Madrid is a three-hour, high-speed train ride from the popular cruise port of Barcelona and well worth a pre- or post-cruise stay. The city is so elegant, stylish and clean, with wide, tree-shaded boulevards, that walking around it is a pleasure even if you don’t step into a single museum, gallery, palace or cathedral – of which there are many to explore.
Almost every major crossroads has a photo-worthy fountain or monument, and if not, an artistic sculpture probably graces the sidewalk – such as a giant, two-storey brass frog or a black marble, voluptuous, naked woman lying on her stomach. Selfies galore are taken with her!
There’s an immense attention to streetscape detail in this capital – even the public drinking fountains are a work of art. The parks are manicured and there are shady spots along boulevards to rest on a bench and people-watch.
To quickly familiarize yourself with all the magic Madrid has to offer before you start on foot, take a Hop On/Hop Off double-decker bus tour for about 21 Euro to get an overview. There are two routes that each take about 90 minutes and are well worth the time to see what suits your closer attention – from history and cultural sites, to shops and cafes.
One route explores the more modern part of the city including chic designer stores and major museums and art galleries. The other route winds around the Old Town including the heart of the area – Plaza Mayor – which is surrounded by souvenir shops, quaint cafes, bars and restaurants. For fun, have your photo taken here as a fully dressed matador or seniorita – just stand behind the costume and say Hola!
For a quick lunch in Old Town, head to Mercado de San Miguel, a busy food marketplace, for huge stuffed olives and a pitcher of sangria. The historic wrought-iron and glass building is one of the liveliest culinary spots in the city. More than 30 stalls and tapas bars tempt you with fresh produce ranging from garlic prawns and skewers of olives, cucumbers, peppers and pickled oinions, to oysters, caviar, stuffed sea urchins, baby eel and all kinds of sweets.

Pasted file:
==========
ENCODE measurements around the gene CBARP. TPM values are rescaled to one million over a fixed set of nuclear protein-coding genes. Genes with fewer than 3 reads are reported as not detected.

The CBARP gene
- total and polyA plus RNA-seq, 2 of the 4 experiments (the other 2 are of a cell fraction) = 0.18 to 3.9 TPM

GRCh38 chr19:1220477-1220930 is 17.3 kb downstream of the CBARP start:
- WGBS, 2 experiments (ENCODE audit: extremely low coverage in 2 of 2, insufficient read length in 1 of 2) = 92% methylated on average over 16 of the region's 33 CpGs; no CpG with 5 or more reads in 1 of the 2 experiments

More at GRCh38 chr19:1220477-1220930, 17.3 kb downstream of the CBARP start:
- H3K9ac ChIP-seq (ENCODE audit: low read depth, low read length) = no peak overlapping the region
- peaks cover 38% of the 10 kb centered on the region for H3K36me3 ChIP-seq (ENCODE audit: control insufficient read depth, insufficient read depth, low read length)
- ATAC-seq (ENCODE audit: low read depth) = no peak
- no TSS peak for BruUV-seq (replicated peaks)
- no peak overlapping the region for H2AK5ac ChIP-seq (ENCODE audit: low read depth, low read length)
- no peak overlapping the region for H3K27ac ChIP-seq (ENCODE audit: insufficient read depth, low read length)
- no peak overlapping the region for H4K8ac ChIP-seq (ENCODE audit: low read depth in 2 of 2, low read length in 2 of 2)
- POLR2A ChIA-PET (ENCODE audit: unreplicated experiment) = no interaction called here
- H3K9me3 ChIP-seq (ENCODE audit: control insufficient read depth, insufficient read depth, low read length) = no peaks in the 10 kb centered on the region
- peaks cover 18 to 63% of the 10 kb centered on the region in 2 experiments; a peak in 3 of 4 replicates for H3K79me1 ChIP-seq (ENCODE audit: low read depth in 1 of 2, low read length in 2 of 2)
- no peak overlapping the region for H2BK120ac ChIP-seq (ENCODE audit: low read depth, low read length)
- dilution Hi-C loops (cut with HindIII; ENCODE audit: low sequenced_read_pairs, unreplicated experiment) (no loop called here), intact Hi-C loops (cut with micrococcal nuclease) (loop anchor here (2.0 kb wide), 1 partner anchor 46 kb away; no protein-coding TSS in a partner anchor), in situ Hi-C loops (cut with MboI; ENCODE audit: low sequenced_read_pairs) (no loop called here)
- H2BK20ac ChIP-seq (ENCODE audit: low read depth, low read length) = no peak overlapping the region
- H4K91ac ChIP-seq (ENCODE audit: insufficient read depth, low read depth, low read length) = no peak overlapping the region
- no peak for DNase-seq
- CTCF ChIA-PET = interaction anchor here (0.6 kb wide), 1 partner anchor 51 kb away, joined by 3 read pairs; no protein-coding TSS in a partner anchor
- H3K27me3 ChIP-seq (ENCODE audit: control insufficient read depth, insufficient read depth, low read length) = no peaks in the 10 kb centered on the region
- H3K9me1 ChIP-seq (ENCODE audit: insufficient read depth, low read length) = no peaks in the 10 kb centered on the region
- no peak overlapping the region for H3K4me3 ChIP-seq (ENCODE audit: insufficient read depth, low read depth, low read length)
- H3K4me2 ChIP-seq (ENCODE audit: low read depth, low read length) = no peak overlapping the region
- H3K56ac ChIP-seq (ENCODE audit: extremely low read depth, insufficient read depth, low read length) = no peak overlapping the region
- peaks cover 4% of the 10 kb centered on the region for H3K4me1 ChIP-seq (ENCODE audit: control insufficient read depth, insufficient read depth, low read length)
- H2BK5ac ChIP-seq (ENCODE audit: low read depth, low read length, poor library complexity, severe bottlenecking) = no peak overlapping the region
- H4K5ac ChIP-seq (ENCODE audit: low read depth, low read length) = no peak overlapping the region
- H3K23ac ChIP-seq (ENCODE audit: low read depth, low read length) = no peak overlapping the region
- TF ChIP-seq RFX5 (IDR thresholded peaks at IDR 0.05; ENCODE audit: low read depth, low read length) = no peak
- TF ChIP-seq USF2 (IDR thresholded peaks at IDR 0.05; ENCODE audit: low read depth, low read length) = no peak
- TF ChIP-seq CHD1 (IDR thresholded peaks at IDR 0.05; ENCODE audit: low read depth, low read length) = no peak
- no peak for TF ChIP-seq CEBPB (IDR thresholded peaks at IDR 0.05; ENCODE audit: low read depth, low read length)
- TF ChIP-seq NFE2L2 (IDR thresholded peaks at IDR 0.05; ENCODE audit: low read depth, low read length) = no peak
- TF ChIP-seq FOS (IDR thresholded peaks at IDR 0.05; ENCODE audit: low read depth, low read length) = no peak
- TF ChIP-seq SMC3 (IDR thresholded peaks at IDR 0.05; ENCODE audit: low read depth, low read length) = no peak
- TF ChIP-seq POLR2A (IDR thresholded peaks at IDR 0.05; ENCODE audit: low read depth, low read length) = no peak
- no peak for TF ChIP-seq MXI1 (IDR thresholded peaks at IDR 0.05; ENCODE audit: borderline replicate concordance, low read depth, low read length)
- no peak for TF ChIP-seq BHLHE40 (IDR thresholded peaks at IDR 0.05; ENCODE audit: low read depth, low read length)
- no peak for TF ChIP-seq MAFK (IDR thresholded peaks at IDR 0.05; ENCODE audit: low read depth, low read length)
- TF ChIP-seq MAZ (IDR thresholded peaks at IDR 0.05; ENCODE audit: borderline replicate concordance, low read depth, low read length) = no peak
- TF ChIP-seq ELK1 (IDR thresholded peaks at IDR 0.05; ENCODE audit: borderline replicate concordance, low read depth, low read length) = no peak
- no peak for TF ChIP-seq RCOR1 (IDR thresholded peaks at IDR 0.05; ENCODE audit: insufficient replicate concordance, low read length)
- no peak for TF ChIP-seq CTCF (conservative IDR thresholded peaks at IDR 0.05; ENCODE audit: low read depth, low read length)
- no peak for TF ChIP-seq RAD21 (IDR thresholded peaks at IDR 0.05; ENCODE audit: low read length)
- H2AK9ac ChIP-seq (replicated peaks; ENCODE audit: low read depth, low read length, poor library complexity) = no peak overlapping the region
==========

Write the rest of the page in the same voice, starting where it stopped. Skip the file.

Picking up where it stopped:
Near here is the Royal Armoury of Madrid which houses artifacts dating from medieval times, ranging from fascinating metal armour for horses displayed in the stables, to tapestries and paintings in the main building.
If you only visit one art museum, go to the Prado National Museum as it has one of the most impressive collections of Spanish art, from the 12th to the 19th century, in the world. There are more than 7,000 paintings including works from Francisco de Goya, and about 1,000 sculptures.
No matter where you go in Madrid, the shopping is tempting. Start at the sidewalk brass plaque labelled “Origin of the Radial Roads” a few blocks from the Plaza Mayor. It gives you an easy understanding that this is the central point where roads fan out like bicycle-wheel spokes. So put your map away and just walk up and down each spoke. You’ll find the prices of clothes and shoes so affordable you’ll hope your suitcase has space.
With so much to see and do in Madrid, you’ll quickly understand why this city, with a population of three million, was rated number 16 as one of the “World’s Most Liveable Cities” by Monocle magazine, trumping Barcelona which ranks at number 24.
Madrid is a three hour high-speed train ride from the popular cruise port of Barcelona.